| Discussion|| |
Myotonic dystrophy (MD), also referred to as Dystrophica myotonica or Steinert's disease, is an autosomal dominant degenerative condition. It is the most common and most severe of the myotonic syndromes with a prevalence of 3-5 in 100,000 worldwide. It results from a defective gene located on chromosome 19 wherein there is expansion of CTG trinucleotide repeat in the gene DM protein kinase. The disease is diagnosed by molecular genetic testing. It has three phenotypes: 1. Mild MD: Patients present with mild myotonia and cataract. 2. Classic MD. Patients present with severe muscle weakness, myotonia and cardiac abnormalities, all resulting in increased morbidity. 3. Congenital MD: Neonates present with hypotonia at birth, mental retardation and respiratory insufficiency. , Morphological features include frontal baldness, hatched face, ptosis, wasted sternocleidomastoid (SCM) and masseter muscles and distal muscle atrophy of the upper and lower limbs. On analysis we can say that our patient was probably a case of Classic MD and had cardiomyopathy, wasting of limb muscles; facial muscle fasiculations, SCM spasm, infertility, typical hatched faced appearance. Anaesthetic management of these patients is challenging and may pose a serious problem to the anaesthesiologist. Hypothermia, shivering, and mechanical or electrical stimulation may precipitate myotonia. Moreover, they are sensitive to sedative, anaesthetic and neuromuscular blocking agents, which may result in intraoperative and early postoperative cardiovascular and respiratory complications, as well as prolonged recovery from anaesthesia. , Our management plan was dedicated primarily towards the cardiac condition. GA carries a high risk as these patients may develop CHF or arrhythmias during intraoperative period. Regional anaesthesia may be an alternative to general anaesthesia in selected patients with DCM. Epidural anaesthesia produces changes in the preload and afterload that mimic pharmacological goals in the treatment of this disease Among inhalational and IV anaesthetic agents, low dose ketamine has least direct negative inotropic action on myocardium in patient with ischemic DCM with low EF. IV midazolam and fentanyl can cause hypotension but titrated low dose has minimal effect. Propofol and thiopentone have unacceptably high risk of causing hypotension in patient with DCM. For that reason we used drugs in titrated manner for appropriate level of conscious sedation and were ready for any accidental event.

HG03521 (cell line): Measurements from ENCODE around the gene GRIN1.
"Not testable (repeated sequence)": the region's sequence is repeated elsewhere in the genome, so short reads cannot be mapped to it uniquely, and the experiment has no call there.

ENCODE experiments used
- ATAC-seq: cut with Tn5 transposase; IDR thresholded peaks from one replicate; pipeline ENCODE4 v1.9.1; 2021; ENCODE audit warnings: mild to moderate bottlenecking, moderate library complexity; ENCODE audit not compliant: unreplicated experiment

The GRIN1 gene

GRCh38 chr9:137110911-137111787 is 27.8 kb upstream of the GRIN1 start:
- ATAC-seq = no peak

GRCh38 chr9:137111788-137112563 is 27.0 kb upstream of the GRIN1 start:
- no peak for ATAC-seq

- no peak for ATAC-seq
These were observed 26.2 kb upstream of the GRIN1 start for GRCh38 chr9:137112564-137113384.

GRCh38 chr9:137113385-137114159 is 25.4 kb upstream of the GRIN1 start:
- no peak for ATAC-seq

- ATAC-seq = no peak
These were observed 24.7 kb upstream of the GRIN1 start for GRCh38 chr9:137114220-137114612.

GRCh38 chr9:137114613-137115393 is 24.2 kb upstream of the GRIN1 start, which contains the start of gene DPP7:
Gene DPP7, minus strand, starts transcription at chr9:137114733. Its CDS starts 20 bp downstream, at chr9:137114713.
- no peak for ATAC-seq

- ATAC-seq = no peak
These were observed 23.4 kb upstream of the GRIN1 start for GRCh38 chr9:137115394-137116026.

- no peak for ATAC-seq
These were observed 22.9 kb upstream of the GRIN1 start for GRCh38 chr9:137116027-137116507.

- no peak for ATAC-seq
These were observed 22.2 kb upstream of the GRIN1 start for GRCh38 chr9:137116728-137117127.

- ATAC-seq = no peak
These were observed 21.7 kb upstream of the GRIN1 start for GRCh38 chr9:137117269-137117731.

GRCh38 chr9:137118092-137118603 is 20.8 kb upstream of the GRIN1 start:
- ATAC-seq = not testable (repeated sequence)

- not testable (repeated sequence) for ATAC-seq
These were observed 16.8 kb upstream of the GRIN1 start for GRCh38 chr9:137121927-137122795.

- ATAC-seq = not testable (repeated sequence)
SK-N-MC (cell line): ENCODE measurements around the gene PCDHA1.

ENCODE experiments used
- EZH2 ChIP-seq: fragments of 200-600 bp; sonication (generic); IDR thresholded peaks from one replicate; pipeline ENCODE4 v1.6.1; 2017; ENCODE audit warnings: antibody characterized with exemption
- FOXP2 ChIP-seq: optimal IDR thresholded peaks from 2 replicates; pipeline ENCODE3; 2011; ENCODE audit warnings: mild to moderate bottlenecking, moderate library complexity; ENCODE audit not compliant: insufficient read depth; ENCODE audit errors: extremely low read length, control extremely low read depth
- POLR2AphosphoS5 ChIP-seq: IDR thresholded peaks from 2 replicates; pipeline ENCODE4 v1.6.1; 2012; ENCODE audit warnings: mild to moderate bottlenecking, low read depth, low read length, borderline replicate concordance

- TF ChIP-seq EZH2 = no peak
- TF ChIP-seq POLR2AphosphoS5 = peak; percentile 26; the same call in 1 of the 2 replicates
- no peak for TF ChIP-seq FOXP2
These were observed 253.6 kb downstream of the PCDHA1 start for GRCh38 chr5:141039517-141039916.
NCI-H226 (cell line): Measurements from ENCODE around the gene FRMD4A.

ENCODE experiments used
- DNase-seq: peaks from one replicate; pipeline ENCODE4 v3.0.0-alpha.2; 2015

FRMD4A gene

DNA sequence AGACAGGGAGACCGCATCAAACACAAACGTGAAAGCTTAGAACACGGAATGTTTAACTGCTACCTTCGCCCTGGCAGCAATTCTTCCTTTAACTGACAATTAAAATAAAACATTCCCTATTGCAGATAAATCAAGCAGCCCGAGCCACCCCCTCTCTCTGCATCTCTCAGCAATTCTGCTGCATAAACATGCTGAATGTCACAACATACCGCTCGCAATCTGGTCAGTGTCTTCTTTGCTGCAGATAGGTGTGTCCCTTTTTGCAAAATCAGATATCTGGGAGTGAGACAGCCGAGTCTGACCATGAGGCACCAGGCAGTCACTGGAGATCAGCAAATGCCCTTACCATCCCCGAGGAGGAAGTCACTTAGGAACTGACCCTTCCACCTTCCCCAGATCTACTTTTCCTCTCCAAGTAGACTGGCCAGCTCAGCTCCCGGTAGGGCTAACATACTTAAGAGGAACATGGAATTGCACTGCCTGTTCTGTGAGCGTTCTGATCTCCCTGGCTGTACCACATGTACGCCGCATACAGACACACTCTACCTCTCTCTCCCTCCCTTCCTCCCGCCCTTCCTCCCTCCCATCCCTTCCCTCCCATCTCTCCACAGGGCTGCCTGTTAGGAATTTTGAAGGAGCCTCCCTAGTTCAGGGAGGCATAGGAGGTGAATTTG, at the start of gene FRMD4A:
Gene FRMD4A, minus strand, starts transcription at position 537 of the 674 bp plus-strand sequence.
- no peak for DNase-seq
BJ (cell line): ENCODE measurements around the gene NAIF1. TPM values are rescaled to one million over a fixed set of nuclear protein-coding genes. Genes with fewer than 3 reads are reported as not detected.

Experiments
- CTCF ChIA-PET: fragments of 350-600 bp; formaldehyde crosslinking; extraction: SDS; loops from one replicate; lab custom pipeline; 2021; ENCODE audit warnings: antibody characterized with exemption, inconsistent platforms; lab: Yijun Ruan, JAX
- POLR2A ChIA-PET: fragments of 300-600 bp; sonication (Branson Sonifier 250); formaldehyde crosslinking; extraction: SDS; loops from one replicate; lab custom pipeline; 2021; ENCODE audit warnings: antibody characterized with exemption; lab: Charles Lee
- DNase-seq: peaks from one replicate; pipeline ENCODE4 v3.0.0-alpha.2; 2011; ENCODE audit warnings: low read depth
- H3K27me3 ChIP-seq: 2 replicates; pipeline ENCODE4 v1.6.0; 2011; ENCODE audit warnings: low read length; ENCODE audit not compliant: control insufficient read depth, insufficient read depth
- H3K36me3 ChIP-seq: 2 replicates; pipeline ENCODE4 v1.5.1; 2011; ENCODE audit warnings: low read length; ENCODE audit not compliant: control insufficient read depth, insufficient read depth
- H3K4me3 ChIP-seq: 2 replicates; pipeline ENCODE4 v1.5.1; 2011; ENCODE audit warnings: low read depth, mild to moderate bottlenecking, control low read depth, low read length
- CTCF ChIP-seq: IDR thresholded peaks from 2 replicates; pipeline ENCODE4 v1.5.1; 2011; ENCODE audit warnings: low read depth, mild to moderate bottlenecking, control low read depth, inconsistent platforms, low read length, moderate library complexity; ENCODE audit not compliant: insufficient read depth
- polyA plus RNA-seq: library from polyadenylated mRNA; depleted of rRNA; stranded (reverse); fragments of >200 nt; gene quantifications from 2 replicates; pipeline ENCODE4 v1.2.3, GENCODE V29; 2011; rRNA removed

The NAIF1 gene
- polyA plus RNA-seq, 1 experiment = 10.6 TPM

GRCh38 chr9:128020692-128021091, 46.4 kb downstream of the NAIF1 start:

In our case we did not think of myotonic dystrophy as a cause of the patient's general physical and cardiac conditions. Since incidence of MD is low and this was first case we had ever seen, we missed the diagnosis in our patient. Respiratory failure is a frequent cause of postoperative morbidity because weakness of pharyngeal muscles may lead to aspiration pneumonia which was probably what happened in our patient. Weakness of diaphragm and accessory muscles of respiration and low central ventilatory drive often predisposes them to alveolar hypoventilation leading to atelectasis. , Moreover these patients are very sensitive to both IV and epidurally administered opiates  .Epidural morphine must have precipitated hypoventilation and subsequent pneumonia. Cardiac involvement is common with progressive deterioration in the conducting system resulting in heart block and sudden death. In anaesthesia for patients with MD one should avoid using both depolarizing and nondepolarising muscle relaxants , and prefer regional anaesthesia alone or general in combination with regional. If use of muscle relaxants is necessary then one should use short acting nondepolarising muscle relaxants with NM monitor. Anticholinesterase agents may precipitate myotonic crisis and severe bradyarrythmias in MD patients.  Residual curarisation should be treated with mechanical ventilation. Sedatives should be used cautiously. Though complications are common in MD but there are a lot of reports ,, of patient being alive after successful administration of anaesthesia. One should suspect MD on basis of morphological and previous features. Risk of perioperative complications is increased in MD. Meticulous care of MD patients before, during and after surgical intervention is strongly recommended to avoid complications.